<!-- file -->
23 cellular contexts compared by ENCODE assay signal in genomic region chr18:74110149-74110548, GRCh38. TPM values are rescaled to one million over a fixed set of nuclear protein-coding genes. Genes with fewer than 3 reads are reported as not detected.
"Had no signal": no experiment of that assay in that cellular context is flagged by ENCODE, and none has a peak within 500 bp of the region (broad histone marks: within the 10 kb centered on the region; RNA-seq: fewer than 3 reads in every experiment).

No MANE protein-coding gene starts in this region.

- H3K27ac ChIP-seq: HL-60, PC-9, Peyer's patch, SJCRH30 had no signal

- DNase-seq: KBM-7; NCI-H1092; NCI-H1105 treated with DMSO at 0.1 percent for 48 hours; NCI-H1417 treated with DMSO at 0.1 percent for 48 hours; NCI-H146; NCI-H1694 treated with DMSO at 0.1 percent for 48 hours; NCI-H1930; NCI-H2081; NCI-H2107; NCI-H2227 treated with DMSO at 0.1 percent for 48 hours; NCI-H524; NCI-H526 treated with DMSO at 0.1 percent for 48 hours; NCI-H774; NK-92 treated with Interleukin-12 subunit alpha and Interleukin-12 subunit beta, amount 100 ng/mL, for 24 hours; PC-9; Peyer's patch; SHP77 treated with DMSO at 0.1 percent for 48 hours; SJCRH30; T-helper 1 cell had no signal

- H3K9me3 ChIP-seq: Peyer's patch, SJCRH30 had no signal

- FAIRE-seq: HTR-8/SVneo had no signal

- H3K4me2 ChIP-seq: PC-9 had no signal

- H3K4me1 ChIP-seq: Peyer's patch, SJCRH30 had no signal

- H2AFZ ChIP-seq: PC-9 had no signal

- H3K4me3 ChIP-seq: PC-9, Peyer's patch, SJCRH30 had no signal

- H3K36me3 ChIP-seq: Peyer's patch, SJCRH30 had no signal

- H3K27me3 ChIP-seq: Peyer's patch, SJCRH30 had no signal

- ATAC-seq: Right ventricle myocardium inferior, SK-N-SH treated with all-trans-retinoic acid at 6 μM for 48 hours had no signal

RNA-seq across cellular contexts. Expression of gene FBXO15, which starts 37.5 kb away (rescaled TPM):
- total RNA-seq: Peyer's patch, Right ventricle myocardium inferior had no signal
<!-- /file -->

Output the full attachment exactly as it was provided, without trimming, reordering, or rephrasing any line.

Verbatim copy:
23 cellular contexts compared by ENCODE assay signal in genomic region chr18:74110149-74110548, GRCh38. TPM values are rescaled to one million over a fixed set of nuclear protein-coding genes. Genes with fewer than 3 reads are reported as not detected.
"Had no signal": no experiment of that assay in that cellular context is flagged by ENCODE, and none has a peak within 500 bp of the region (broad histone marks: within the 10 kb centered on the region; RNA-seq: fewer than 3 reads in every experiment).

No MANE protein-coding gene starts in this region.

- H3K27ac ChIP-seq: HL-60, PC-9, Peyer's patch, SJCRH30 had no signal

- DNase-seq: KBM-7; NCI-H1092; NCI-H1105 treated with DMSO at 0.1 percent for 48 hours; NCI-H1417 treated with DMSO at 0.1 percent for 48 hours; NCI-H146; NCI-H1694 treated with DMSO at 0.1 percent for 48 hours; NCI-H1930; NCI-H2081; NCI-H2107; NCI-H2227 treated with DMSO at 0.1 percent for 48 hours; NCI-H524; NCI-H526 treated with DMSO at 0.1 percent for 48 hours; NCI-H774; NK-92 treated with Interleukin-12 subunit alpha and Interleukin-12 subunit beta, amount 100 ng/mL, for 24 hours; PC-9; Peyer's patch; SHP77 treated with DMSO at 0.1 percent for 48 hours; SJCRH30; T-helper 1 cell had no signal

- H3K9me3 ChIP-seq: Peyer's patch, SJCRH30 had no signal

- FAIRE-seq: HTR-8/SVneo had no signal

- H3K4me2 ChIP-seq: PC-9 had no signal

- H3K4me1 ChIP-seq: Peyer's patch, SJCRH30 had no signal

- H2AFZ ChIP-seq: PC-9 had no signal

- H3K4me3 ChIP-seq: PC-9, Peyer's patch, SJCRH30 had no signal

- H3K36me3 ChIP-seq: Peyer's patch, SJCRH30 had no signal

- H3K27me3 ChIP-seq: Peyer's patch, SJCRH30 had no signal

- ATAC-seq: Right ventricle myocardium inferior, SK-N-SH treated with all-trans-retinoic acid at 6 μM for 48 hours had no signal

RNA-seq across cellular contexts. Expression of gene FBXO15, which starts 37.5 kb away (rescaled TPM):
- total RNA-seq: Peyer's patch, Right ventricle myocardium inferior had no signal